As my readers may know I was booked in for a cervical nerve block for my spinal stenosis pain.
The nerve conduction studies of my upper limb showed some radicular EMG ( electrical activity in muscle) changes relating to cervical spine C7/C8 and my MRI of my cervical spine showed worsening right C8 foraminal stenosis at C7/T1 from my previous MRI in 2020. The results showed no sign of any ulnar nerve compression or ulnar neuropathy.
I had discussed a number of options from conservative oral analgesia/cervical core muscle strengthening exercises, to a CT guided right C8 nerve root block injection or surgery in the form of a C7/T1 ACDF(Anterior cervical discectomy and fusion) or right C7/foraminotomy (surgery to enlarge the area around one of the bones in my spinal column. The surgery relieves pressure on compressed nerves).
I decided on the CT guided C8 nerve root block and was booked to have it done last Thursday.
I was taken into the CT room and was met by my neuroradiologist who explained that a nerve root block is an injection, with local anaesthetic and steroid, around one of the nerves. This can reduce the pain that comes from that nerve but it is not a cure for the underlying problem. Even if the pain relief only lasts for a short time, it can hopefully demonstrate where the pain is coming from and longer lasting treatments can then be planned.
However, he said, there are also risks involved with having any procedure and with this procedure as many other injections there is a risk of experiencing worsening of the pain temporarily and may feel some tingling, clumsiness or even weakness to the affected limb. This weakness should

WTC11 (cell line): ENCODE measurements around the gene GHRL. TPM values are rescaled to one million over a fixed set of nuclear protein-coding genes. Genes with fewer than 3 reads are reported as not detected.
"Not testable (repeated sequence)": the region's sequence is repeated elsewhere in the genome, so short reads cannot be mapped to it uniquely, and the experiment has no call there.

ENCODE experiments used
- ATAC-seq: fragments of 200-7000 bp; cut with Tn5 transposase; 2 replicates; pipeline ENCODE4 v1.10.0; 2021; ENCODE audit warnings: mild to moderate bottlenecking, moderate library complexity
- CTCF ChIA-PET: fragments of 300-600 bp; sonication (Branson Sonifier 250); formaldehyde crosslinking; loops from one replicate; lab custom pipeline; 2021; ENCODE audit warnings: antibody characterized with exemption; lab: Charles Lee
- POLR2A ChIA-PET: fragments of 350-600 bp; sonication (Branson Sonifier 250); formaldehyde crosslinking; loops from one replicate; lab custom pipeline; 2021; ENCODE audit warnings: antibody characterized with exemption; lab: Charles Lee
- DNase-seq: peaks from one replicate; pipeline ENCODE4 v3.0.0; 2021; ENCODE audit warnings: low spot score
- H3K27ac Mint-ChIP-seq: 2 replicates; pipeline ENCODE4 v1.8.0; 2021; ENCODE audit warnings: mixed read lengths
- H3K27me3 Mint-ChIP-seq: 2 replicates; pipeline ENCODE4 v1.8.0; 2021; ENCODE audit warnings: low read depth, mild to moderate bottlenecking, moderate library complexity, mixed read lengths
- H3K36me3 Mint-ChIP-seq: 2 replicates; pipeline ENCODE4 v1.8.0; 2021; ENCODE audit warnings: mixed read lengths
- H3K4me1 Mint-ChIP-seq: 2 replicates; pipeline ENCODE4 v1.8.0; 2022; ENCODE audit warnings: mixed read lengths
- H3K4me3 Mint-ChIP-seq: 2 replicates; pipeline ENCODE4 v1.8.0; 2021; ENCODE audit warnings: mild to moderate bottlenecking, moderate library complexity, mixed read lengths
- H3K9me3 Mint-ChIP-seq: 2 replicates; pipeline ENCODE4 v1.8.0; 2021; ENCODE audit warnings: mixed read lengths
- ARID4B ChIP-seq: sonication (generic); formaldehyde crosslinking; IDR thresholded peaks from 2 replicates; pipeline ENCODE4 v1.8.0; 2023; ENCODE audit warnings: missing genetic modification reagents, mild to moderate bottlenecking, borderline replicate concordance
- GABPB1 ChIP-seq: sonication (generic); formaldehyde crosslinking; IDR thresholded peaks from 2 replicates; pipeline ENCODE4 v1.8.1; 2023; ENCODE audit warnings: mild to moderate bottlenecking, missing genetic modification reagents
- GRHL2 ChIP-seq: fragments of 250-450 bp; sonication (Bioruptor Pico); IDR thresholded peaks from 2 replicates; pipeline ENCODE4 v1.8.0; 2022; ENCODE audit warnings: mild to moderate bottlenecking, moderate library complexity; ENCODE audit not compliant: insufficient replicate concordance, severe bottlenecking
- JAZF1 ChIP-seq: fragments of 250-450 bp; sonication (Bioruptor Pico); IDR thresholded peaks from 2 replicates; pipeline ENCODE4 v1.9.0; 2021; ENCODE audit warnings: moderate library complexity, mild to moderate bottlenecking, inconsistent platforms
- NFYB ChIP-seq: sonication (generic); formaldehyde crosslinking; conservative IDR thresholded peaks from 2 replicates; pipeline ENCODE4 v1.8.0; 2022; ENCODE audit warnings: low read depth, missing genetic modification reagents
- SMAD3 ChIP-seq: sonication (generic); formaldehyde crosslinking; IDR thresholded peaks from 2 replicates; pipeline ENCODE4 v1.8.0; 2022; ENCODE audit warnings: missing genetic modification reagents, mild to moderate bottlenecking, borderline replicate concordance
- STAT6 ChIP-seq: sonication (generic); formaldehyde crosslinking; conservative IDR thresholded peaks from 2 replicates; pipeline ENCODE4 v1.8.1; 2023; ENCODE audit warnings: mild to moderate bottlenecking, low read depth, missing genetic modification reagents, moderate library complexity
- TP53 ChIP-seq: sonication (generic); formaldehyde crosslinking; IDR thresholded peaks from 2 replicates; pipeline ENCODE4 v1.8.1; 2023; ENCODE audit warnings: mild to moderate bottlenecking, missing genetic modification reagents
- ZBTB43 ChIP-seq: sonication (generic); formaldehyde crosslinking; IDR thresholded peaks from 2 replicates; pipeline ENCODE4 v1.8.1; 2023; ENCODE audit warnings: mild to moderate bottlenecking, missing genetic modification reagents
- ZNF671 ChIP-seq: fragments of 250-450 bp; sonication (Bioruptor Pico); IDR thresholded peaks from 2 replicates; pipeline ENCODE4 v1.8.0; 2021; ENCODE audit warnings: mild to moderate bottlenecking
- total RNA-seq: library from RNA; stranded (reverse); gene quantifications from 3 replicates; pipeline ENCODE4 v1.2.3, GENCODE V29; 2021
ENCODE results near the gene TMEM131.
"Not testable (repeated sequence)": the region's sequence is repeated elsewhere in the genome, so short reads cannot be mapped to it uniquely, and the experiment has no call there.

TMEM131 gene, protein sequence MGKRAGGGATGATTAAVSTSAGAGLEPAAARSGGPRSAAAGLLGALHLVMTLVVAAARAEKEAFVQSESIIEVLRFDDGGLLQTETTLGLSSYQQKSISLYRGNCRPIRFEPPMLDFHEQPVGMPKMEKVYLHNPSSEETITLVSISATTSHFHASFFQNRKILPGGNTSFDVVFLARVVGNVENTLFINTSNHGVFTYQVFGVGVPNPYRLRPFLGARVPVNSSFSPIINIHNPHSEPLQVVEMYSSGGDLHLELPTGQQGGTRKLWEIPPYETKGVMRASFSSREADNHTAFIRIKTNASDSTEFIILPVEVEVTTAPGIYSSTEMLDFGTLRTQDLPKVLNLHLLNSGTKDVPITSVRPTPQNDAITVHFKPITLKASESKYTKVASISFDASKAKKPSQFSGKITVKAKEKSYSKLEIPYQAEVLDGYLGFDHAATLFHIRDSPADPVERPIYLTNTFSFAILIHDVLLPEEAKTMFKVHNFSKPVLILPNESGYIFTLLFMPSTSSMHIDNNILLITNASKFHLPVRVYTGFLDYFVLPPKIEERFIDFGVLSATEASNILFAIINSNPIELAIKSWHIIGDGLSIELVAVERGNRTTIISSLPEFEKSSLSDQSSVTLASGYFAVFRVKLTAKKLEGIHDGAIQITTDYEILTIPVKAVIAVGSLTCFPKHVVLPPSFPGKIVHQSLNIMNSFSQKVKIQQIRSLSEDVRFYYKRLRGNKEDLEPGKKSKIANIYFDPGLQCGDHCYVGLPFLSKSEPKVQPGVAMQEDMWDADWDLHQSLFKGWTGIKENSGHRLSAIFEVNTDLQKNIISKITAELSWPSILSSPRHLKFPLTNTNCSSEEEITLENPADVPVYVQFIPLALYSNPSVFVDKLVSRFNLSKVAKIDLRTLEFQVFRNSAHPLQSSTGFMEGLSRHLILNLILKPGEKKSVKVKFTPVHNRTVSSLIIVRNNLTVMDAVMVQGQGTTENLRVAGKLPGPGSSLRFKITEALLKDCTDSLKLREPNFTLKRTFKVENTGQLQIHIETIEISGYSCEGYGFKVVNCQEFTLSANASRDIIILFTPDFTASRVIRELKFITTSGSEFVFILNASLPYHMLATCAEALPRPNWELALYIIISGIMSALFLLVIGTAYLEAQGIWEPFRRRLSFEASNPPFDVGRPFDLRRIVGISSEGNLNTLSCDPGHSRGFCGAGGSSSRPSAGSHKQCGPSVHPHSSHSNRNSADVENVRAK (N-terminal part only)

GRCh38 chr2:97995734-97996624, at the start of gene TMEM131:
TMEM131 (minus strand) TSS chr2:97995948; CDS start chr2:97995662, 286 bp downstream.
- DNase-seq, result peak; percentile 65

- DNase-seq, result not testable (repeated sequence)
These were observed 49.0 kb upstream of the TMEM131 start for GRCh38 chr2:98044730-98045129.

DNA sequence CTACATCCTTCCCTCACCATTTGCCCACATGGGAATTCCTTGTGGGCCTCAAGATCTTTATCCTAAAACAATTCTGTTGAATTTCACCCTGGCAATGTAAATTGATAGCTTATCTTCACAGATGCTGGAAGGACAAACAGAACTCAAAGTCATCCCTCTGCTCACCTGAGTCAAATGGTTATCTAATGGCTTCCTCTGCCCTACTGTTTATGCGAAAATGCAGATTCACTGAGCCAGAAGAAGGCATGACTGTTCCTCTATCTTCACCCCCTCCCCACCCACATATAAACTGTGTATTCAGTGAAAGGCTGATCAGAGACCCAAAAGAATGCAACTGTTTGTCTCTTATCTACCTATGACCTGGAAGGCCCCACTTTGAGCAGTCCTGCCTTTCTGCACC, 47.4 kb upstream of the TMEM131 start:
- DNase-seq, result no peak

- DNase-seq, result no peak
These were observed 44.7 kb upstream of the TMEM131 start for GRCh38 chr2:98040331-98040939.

wear off in a couple hours and is due to the local anaesthetic. The steroid may occasionally cause facial flushing ( I always get this). Rare risks include bleeding/haematoma, infection, nerve injury and allergic reaction to medication used.
But there was one other risk which applys to cervical nerve root blocks. There is an extremely small risk (less than one in a thousand) of a severe stroke and in my neuroradiologists opinion this was quite a high risk for me as I already have so much metal work in my neck. When I asked him if he would have it he said ‘no’. With an answer like that I did not hesitate to ‘not’ sign the consent form and leave without haivng the injection done.
I was feeling quite flat on Thursday which I guess is obvius and he did say if the pain got really bad we could maybe think about having a try another time but as far as I am concerned this will definitel be one injection that I will not go ahead with ever. I have had great success with nerve root blocks in my lumbar spine but even those are not working for long nowadays so its back to the pain killers and anything I can find to help ease the pain.